Bowers told me that Dubois Sr answers to two names. “You can call him Stan or Dave.”
“I don’t mind either,” Dubois said. “My birth name is Stan but when I was a street trader everyone called me Dave. Most people still do.”
We stick to the popular version and, with his booming laugh, Dave Dubois is easy company. I like the fact that he is different from the usual father of a boxing prodigy. Many fathers insist on training their sons or taunting their opponents as if the dad himself might step into the ring. “They want it all themselves,” Dubois smiles. “But I’ve done amazing things all over the world. I don’t need any spotlight. All the attention should be on the kids.”
While Daniel toils in the Peacock, I convince his father to share his story. “In the early 1980s I met a chap who sold posters in Camden Market,” he remembers. “It seemed quite lucrative so I put some images together and found a printer. We did 2,000 runs for 5p each and sold them for £2 a poster. I started to produce African and Caribbean posters and decided to go to New York. My dad was living there and working as a caretaker in a block of flats so I went to visit him. I took posters with me and asked my dad: ‘Where do black people hang out?’ He told me to go to 125th Street in Harlem. So I went to Harlem, stuck up my posters and couldn’t believe it. I made $4,000 that first day.
“In a week I made nearly $20,000. So every other week I’d get a plane and go to Harlem. There was none of this terrorist stuff back then so, instead of clothes in my suitcase, I’d pack it with posters. I once took seven guys from south London to New York. I’d shipped 100,000 posters to Brooklyn and we stayed there until we sold them. It took three months but we made a million dollars.”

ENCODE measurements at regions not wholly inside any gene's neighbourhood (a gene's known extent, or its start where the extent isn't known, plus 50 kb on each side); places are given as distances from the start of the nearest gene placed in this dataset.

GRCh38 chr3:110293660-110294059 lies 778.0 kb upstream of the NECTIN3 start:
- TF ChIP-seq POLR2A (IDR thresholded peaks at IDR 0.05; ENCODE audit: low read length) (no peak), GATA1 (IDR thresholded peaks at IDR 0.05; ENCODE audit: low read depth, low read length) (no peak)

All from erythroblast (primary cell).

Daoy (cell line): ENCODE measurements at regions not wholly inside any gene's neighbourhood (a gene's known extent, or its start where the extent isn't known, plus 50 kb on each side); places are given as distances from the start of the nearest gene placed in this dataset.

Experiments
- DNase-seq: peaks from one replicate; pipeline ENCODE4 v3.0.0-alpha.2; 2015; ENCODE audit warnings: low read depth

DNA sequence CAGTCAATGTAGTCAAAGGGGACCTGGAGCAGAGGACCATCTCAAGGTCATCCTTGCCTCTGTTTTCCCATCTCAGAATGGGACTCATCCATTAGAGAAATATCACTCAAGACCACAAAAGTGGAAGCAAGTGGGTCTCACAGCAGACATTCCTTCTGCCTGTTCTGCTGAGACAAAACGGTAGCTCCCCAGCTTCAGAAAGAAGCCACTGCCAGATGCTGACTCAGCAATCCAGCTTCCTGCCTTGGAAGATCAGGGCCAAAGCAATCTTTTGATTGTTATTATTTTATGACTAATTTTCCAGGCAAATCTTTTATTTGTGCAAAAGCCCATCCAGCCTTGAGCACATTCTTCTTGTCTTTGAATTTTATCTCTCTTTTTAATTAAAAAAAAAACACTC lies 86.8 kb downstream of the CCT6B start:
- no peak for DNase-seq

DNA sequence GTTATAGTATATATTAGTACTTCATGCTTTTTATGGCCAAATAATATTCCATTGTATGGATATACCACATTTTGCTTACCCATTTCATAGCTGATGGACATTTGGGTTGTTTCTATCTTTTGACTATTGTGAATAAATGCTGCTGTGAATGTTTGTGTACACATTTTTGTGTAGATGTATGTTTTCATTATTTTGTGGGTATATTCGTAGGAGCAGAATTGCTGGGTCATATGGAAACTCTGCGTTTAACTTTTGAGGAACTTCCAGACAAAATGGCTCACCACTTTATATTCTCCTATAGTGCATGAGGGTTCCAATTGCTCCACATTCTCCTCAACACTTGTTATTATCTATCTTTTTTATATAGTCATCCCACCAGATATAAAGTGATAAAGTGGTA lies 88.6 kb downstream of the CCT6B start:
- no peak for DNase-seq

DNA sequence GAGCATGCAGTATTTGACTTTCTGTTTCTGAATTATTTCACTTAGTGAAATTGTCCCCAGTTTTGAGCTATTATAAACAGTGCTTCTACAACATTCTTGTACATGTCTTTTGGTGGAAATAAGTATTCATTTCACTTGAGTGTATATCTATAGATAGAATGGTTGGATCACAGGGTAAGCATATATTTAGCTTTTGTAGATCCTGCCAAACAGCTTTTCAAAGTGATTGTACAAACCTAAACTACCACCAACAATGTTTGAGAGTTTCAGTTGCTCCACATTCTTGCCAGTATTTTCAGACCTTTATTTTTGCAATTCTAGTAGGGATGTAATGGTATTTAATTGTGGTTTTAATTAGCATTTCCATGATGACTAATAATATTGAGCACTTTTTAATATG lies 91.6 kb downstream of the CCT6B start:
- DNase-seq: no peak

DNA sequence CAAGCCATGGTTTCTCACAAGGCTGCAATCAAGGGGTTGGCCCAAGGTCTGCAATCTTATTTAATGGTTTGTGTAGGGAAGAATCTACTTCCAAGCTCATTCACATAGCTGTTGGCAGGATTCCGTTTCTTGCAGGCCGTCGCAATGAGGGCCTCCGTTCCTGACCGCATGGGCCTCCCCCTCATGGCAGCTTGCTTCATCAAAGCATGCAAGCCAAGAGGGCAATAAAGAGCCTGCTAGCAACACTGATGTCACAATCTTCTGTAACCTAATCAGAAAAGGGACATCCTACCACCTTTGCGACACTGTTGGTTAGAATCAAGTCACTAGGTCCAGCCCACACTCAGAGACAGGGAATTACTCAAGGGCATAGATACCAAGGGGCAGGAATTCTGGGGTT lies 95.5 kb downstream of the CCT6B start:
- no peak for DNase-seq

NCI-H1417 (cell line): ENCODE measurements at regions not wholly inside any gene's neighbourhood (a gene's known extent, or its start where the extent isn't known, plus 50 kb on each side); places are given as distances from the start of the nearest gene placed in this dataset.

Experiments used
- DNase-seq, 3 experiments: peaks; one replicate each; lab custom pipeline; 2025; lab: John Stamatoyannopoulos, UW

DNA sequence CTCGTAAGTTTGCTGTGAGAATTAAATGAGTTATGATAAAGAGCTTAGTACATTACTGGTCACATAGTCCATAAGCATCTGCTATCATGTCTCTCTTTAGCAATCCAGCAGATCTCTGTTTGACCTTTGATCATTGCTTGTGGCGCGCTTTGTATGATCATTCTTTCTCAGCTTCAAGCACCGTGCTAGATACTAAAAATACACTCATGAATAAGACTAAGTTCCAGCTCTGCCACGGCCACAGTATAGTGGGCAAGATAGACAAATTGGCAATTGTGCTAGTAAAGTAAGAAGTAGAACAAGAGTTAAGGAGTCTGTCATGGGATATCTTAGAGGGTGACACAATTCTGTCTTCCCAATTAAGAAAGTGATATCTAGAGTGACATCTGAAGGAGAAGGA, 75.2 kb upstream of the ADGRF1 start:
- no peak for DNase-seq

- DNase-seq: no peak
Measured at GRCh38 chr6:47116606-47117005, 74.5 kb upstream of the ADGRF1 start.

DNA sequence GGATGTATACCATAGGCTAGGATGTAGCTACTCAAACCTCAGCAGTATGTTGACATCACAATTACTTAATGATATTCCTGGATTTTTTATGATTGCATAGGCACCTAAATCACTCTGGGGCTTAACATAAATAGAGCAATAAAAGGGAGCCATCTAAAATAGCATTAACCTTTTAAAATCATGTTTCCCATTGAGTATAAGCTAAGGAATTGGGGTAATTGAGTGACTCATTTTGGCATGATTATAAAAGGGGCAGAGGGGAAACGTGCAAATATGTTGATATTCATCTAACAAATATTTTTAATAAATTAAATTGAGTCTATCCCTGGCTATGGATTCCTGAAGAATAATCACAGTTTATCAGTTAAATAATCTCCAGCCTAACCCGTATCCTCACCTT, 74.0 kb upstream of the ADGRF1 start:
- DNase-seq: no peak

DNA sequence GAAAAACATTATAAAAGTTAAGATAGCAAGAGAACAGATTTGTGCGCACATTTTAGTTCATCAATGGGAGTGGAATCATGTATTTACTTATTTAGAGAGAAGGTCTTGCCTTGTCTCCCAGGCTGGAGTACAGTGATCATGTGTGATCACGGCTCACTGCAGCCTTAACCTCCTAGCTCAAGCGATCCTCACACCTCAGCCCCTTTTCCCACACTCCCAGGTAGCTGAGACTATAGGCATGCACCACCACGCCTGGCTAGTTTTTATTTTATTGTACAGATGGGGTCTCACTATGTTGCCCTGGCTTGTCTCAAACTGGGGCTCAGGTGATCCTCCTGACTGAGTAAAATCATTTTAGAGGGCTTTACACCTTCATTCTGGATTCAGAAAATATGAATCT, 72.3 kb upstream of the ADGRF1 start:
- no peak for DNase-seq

Why did he stop trading? “It was time to raise my children and I wanted to do it properly on my own. I first became a father when I was 16 but by the time Daniel came along I knew what I was doing. I was very good at everything because I really focus. I don’t drift off.”
Dubois nods when asked if his four boxing children have the same mother? “Oh yeah, and they still see her.”
He smiles when I suggest it is an unconventional way of living. “But it’s worked and I always want to do things properly on my own. They said I was the best street trader in the world and I did most of it alone. Both mothers [of all 11 children] accepted the situation.”
Boxing was key to his vision. “I’ve always liked boxing because it shapes your character and so with Daniel I thought, even before he was born: ‘He’s going to be a world champion.’ We’re now immersed in boxing. Caroline is No 1 in the world. I always kept them focused and disciplined and when Daniel was young we used to do off-the-wall training. Aged 10 he could do push-ups for hours at a time.”